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Survey reveals concerns with antisocial behaviour in Bridgend town centre

PEOPLE fear Bridgend town centre is suffering from antisocial behaviour issues, according to a council survey.

Earlier this year, Bridgend Council launched a consultation regarding its plans for the development of the town centre over the next 10 years.  A report by council officers revealed 81% of respondents thought the area suffers from antisocial behaviour.

Independent councillor Norah Clarke said the town was “somewhere that you would avoid” at night time before the pandemic.

Last year, the local authority revealed its ‘master plan’ for Bridgend town centre, which sets out its strategy for major building projects and regeneration.

A report summarising the master plan revealed:

“Nighttime crime, in terms of anti-social behaviour, is particularly an issue around the bus station… Although serious crime is low, the town centre struggles with a perception of safety in terms of anti-social behaviour.”

During a meeting held on April 26, Cllr Clarke asked whether the council is considering introducing “a lot more CCTV”. “I think that it’s the most important thing when we’re talking about people’s safety.”

Janine Nightingale, the council’s corporate director for communities, said “community safety is at the heart of everything we’re doing”.

Ms Nightingale said the council is working with the police on the plan for the town centre and they want to “retain” CCTV in the town centre.

She added:

“The perception of crime, dare I say, is sometimes higher than the actuality of the crime in the town centre. That’s not unique, because people do feel vulnerable at night… but there needs to be a basket of things we put together really, not just CCTV.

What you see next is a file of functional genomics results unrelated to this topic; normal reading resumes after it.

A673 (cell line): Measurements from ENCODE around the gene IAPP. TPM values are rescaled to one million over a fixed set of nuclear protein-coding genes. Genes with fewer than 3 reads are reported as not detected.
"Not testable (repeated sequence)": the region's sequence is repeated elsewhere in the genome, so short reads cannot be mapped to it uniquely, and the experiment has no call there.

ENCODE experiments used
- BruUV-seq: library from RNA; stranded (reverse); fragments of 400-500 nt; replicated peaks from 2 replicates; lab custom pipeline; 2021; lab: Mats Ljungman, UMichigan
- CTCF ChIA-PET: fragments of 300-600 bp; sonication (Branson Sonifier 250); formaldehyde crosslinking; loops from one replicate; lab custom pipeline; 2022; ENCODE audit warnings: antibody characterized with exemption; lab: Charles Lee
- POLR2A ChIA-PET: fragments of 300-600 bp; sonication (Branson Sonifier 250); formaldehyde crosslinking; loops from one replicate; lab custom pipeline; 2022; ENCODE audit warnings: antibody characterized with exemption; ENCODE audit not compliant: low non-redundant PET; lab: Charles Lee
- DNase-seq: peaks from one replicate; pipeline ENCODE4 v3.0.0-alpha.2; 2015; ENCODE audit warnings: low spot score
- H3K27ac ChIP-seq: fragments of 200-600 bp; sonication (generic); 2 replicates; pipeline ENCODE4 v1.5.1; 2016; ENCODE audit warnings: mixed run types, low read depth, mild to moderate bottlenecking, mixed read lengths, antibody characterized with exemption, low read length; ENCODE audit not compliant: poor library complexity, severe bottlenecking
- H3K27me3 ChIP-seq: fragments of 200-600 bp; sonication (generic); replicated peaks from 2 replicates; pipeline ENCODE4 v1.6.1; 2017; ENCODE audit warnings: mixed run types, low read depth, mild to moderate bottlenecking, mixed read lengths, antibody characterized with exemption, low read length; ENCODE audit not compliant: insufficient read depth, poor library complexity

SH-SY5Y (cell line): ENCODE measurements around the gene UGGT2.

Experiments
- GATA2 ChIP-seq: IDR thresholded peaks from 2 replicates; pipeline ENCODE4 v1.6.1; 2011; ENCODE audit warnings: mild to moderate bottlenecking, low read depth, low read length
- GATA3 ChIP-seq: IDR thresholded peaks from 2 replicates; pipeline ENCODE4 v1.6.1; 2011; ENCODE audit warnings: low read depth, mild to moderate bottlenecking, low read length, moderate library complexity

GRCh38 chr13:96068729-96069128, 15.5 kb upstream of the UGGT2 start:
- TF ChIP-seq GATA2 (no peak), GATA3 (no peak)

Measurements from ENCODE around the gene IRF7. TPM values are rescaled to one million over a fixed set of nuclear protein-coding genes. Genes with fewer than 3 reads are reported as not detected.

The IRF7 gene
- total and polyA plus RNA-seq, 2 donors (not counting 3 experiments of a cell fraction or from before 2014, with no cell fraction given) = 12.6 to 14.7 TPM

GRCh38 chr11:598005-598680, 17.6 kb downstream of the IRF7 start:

“CCTV can record an event and it can direct police to an area but it may not prevent the event from happening, for instance, antisocial behaviour etcetera.”

She said the council and police need to “ensure we’ve got the right police presence day and night” and future developments are designed in a way that avoids creating “dark, unlit areas, so streets are welcoming and open”.

The masterplan summary also said it is “necessary” to improve people’s views of the safety of the town and tackle antisocial behaviour.

According to the report, this could be achieved by improving multi-storey car parks, allowing “flexible” access to vehicles in some parts of the town centre, improving natural surveillance in some streets and ensuring “secure cycle storage”. Other options include involving the police early on during the design and planning process.

In February, Conservative MP for Bridgend Jamie Wallis called for a rehabilitation facility to be moved out of the town centre, claiming it was damaging local businesses. He said many business owners had reported incidents of antisocial behaviour to him concerning visitors to the Dyfodol centre on Market Street, Bridgend.

A report published by council officers in December revealed the closure of children and young people’s facilities during lockdown caused an increase in antisocial behaviour “in some areas” of the county borough.

In August 2020, South Wales Police and the council announced an antisocial behaviour campaign following reports of “excessive noise, road safety concerns and nuisance behaviour” near Bridgend Life Centre.

Conservative councillor Carolyn Webster said residents were suffering from sleepless nights due to people driving “at very high speeds and with loud exhausts” during the lockdown.
 Some of the major projects included in the town centre master plan are: a new entrance to the railway station from Tremains Road and Llynfi Lane, improving the Northern Gateway, relocating Bridgend College to the town centre, creating a “culture hub” to be used for indoor events.
Other projects include creating a new town square, making more residential accommodation in town, improving access to the town centre, relocating the police station and improving retail.
The consultation on the master plan took place between December 2020 and March 2021, attracting 1402 responses over surveys, social media, emails, letters and group sessions.

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